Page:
-Years ago, it seemed you frequented Dominican salons, where it now seems that you don't (or maybe you just don't blog about it). If you gave them up, why? Did you have a bad experience? I ask because I've recently made the decision to give up Dominican salons, mostly due to the rough handling of my hair, and the belief it may be stunting my length goals, so I was wondering if you had the same experiences.
    -Did you ever try cauterizing? If so, was it effective for you?
    -How did microtrimming work out for you? I was reluctant to try out this method when you first mentioned it last year, but now that a year has passed without my trying it, and my hair is roughly the same length anyway, I'm giving it more thought now, and I'd love to hear how it worked out for you!
    -Weekly rollersetting? Is this still something that you do? I feel my hair is similar to yours, (texlaxed, prone to tangles) although not as long (close to BSL) or as thick, and I feel I lose a ton of hair when I roller-set. However, air-drying seems to have it's pitfalls too, for me at least. What is your styling/drying method of choice these days?
    -Have you made any tweaks to your texlaxing process? Do you still use pure protein in your relaxer? I'm assuming, of course, that you are still relaxing and not transitioning.
    -I don't recall ever seeing you post about the tension method for blowdrying. Is this something you would ever consider? What are your thoughts on the inversion method? Or finger-detangling only? Are there any new hair techniques/trends you've considered or tried?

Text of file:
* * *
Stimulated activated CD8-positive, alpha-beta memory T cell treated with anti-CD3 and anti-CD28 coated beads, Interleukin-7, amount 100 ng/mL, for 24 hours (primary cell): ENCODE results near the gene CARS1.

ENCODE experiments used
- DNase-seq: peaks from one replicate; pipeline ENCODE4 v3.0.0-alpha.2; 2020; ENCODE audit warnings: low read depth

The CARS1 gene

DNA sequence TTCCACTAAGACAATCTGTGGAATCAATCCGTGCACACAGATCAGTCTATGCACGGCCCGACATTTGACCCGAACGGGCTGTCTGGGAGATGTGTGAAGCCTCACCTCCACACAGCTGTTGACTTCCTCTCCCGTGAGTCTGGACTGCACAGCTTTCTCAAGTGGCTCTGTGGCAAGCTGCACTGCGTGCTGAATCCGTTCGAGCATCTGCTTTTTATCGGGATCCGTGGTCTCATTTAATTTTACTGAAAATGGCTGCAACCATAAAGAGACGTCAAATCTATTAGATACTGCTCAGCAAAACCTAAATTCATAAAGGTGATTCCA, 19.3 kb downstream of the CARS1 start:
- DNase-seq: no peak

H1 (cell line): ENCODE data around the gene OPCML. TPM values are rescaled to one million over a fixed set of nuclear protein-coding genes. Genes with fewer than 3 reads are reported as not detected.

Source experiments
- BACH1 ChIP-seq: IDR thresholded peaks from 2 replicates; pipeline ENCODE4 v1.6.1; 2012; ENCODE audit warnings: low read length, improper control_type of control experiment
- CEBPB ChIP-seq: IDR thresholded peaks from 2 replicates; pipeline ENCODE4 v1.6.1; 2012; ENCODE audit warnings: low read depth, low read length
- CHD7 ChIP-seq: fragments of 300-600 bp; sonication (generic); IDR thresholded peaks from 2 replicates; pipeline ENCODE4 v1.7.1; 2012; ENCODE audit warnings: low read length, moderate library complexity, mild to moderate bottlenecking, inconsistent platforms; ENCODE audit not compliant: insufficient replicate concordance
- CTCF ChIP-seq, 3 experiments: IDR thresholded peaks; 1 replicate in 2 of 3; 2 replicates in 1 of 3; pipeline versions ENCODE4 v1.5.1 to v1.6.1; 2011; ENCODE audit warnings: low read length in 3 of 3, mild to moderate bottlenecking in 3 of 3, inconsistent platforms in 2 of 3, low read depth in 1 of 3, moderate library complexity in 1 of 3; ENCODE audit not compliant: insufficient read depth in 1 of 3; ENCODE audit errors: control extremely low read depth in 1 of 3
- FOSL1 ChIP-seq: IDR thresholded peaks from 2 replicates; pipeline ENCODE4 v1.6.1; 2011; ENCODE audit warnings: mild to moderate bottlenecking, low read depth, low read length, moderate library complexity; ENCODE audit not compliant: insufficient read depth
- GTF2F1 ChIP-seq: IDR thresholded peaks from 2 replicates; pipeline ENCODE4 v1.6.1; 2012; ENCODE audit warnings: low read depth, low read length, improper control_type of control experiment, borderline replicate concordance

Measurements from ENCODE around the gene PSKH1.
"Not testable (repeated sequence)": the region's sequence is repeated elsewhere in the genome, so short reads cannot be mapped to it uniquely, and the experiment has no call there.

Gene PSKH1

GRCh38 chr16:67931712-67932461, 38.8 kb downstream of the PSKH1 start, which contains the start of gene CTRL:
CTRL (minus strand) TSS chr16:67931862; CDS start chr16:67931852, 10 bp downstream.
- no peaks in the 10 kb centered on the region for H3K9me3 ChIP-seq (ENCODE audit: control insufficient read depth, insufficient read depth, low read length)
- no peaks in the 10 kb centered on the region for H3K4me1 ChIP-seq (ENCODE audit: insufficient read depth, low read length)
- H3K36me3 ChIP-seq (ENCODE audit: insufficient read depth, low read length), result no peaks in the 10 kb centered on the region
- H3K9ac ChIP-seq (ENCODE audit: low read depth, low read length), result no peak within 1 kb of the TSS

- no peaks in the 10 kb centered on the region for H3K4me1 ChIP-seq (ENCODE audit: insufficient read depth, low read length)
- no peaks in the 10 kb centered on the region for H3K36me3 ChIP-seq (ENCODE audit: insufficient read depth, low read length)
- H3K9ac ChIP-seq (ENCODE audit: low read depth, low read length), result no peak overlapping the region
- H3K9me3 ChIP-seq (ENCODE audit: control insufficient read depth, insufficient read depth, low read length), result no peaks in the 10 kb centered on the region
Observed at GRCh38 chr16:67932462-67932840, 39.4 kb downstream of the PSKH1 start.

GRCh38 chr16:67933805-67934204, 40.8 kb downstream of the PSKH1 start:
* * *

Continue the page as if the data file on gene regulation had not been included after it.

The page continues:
I could go on and on with questions, but I'll stop here lol Just hoping to pick your brain since I've always admired your analytical approach to hair and beauty :)

  2. Hi Michelle,
    Thanks for the questions.
    1. I haven't stepped into a Dominican salon in years. Namely because I didn't really like bone straight hair. Also couldn't deal with how much hair I lost during the process.
    2. I tested cauterizing my ends once on small section of hair. I liked it but was too afraid to do my entire head.
    3. Another reason why I didn't do cauterizing was because of micro trimming method which seemed like a better alternative. I stopped for a while but started again about 3 months ago. It's really good if you find that you experience lots of breakage due to unhealthy ends.
    4. Still roller set weekly but have been experimenting on how to make it work on my textlaxed hair as well as it did when I had straighter hair.
    5. Still texlaxing. The only difference in my regimen is that I'm stretching a little longer. Last time I was able to make it 5 months thanks to the help of silica from Bamboo tea which will sometimes loosen my texture.
    6. Scared to death of the tension method because I loose hair when I over manipulate damp hair. Instead, I may flat iron once my hair is dry. The only time I'll do the tension method is when I visit the salon (which is rare).
    7. Inversion is good but I never experienced an inch of growth in a week from doing it. I found Sanford Bennett's scalp pulling method to be more effective for me.
    I oscillate between focusing on my hair journey or my skincare regimen, which is why I've posted more on skin related topics in recent past. I'll be turning my attention back to hair now that my skin has seemed to calm down a bit.

    Great questions!

  3. Another thorough, interesting article. I used to take PB-8 probiotics but I've been slipping lately. I take a multivitamin and a hair/skin/nails vitamin daily so it shouldn't be too hard to get back on the probiotic tip. I'm seriously going to head to Amazon right now and re-purchase. lol. Thanks!

  4. Thanks so much for answering my questions!!! You gave me some food for thought regarding scalp pulling! And I'll definitely have to start microtrimming! I also enjoy your skincare posts, but I'll be excited to read your future hair-related posts as well :)

  5. Hi,

    I'm an avid reader of your blog. I've dabbled in taking probiotics before, and one of the easiest ways I incorporated them into my diet was with a product called Goodbelly. It's a drink that is full of probiotics, and it's actually really good.
    If you've never heard of it, check it out.